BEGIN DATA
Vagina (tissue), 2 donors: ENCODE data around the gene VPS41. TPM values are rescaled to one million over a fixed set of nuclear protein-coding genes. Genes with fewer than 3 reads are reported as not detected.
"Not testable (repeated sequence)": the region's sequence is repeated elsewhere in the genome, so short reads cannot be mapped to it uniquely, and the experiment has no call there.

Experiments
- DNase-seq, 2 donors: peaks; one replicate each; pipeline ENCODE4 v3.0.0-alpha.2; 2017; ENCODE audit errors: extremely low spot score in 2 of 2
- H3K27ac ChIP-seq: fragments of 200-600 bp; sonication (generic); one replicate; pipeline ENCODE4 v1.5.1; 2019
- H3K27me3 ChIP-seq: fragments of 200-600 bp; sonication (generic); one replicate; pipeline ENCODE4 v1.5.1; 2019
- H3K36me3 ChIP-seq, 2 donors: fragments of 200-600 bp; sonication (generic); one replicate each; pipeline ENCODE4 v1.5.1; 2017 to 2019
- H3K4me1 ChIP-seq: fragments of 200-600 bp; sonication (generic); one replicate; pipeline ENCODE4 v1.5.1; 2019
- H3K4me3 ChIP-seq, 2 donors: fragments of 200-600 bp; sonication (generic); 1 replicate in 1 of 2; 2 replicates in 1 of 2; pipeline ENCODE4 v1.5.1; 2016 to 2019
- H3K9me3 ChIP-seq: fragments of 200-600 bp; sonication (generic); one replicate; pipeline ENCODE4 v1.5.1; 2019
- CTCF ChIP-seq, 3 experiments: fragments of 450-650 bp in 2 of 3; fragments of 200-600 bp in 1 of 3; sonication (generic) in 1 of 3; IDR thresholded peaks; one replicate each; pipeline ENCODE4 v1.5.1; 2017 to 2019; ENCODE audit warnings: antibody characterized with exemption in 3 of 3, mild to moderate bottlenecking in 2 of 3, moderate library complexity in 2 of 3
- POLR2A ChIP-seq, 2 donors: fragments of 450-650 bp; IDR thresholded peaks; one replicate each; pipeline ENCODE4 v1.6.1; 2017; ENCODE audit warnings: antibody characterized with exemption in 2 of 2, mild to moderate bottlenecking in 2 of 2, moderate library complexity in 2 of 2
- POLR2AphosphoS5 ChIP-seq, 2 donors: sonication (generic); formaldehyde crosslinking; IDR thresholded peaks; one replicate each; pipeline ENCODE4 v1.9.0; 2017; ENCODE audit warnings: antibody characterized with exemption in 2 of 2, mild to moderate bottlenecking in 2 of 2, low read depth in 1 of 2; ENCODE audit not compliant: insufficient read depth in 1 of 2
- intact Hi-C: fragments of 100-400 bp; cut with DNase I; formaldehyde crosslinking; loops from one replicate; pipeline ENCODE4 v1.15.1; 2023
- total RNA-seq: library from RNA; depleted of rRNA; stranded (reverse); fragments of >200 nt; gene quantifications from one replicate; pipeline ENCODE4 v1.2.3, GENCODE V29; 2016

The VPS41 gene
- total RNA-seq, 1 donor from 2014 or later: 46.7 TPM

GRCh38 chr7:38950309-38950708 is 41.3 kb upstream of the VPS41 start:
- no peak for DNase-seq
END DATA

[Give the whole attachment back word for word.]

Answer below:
Vagina (tissue), 2 donors: ENCODE data around the gene VPS41. TPM values are rescaled to one million over a fixed set of nuclear protein-coding genes. Genes with fewer than 3 reads are reported as not detected.
"Not testable (repeated sequence)": the region's sequence is repeated elsewhere in the genome, so short reads cannot be mapped to it uniquely, and the experiment has no call there.

Experiments
- DNase-seq, 2 donors: peaks; one replicate each; pipeline ENCODE4 v3.0.0-alpha.2; 2017; ENCODE audit errors: extremely low spot score in 2 of 2
- H3K27ac ChIP-seq: fragments of 200-600 bp; sonication (generic); one replicate; pipeline ENCODE4 v1.5.1; 2019
- H3K27me3 ChIP-seq: fragments of 200-600 bp; sonication (generic); one replicate; pipeline ENCODE4 v1.5.1; 2019
- H3K36me3 ChIP-seq, 2 donors: fragments of 200-600 bp; sonication (generic); one replicate each; pipeline ENCODE4 v1.5.1; 2017 to 2019
- H3K4me1 ChIP-seq: fragments of 200-600 bp; sonication (generic); one replicate; pipeline ENCODE4 v1.5.1; 2019
- H3K4me3 ChIP-seq, 2 donors: fragments of 200-600 bp; sonication (generic); 1 replicate in 1 of 2; 2 replicates in 1 of 2; pipeline ENCODE4 v1.5.1; 2016 to 2019
- H3K9me3 ChIP-seq: fragments of 200-600 bp; sonication (generic); one replicate; pipeline ENCODE4 v1.5.1; 2019
- CTCF ChIP-seq, 3 experiments: fragments of 450-650 bp in 2 of 3; fragments of 200-600 bp in 1 of 3; sonication (generic) in 1 of 3; IDR thresholded peaks; one replicate each; pipeline ENCODE4 v1.5.1; 2017 to 2019; ENCODE audit warnings: antibody characterized with exemption in 3 of 3, mild to moderate bottlenecking in 2 of 3, moderate library complexity in 2 of 3
- POLR2A ChIP-seq, 2 donors: fragments of 450-650 bp; IDR thresholded peaks; one replicate each; pipeline ENCODE4 v1.6.1; 2017; ENCODE audit warnings: antibody characterized with exemption in 2 of 2, mild to moderate bottlenecking in 2 of 2, moderate library complexity in 2 of 2
- POLR2AphosphoS5 ChIP-seq, 2 donors: sonication (generic); formaldehyde crosslinking; IDR thresholded peaks; one replicate each; pipeline ENCODE4 v1.9.0; 2017; ENCODE audit warnings: antibody characterized with exemption in 2 of 2, mild to moderate bottlenecking in 2 of 2, low read depth in 1 of 2; ENCODE audit not compliant: insufficient read depth in 1 of 2
- intact Hi-C: fragments of 100-400 bp; cut with DNase I; formaldehyde crosslinking; loops from one replicate; pipeline ENCODE4 v1.15.1; 2023
- total RNA-seq: library from RNA; depleted of rRNA; stranded (reverse); fragments of >200 nt; gene quantifications from one replicate; pipeline ENCODE4 v1.2.3, GENCODE V29; 2016

The VPS41 gene
- total RNA-seq, 1 donor from 2014 or later: 46.7 TPM

GRCh38 chr7:38950309-38950708 is 41.3 kb upstream of the VPS41 start:
- no peak for DNase-seq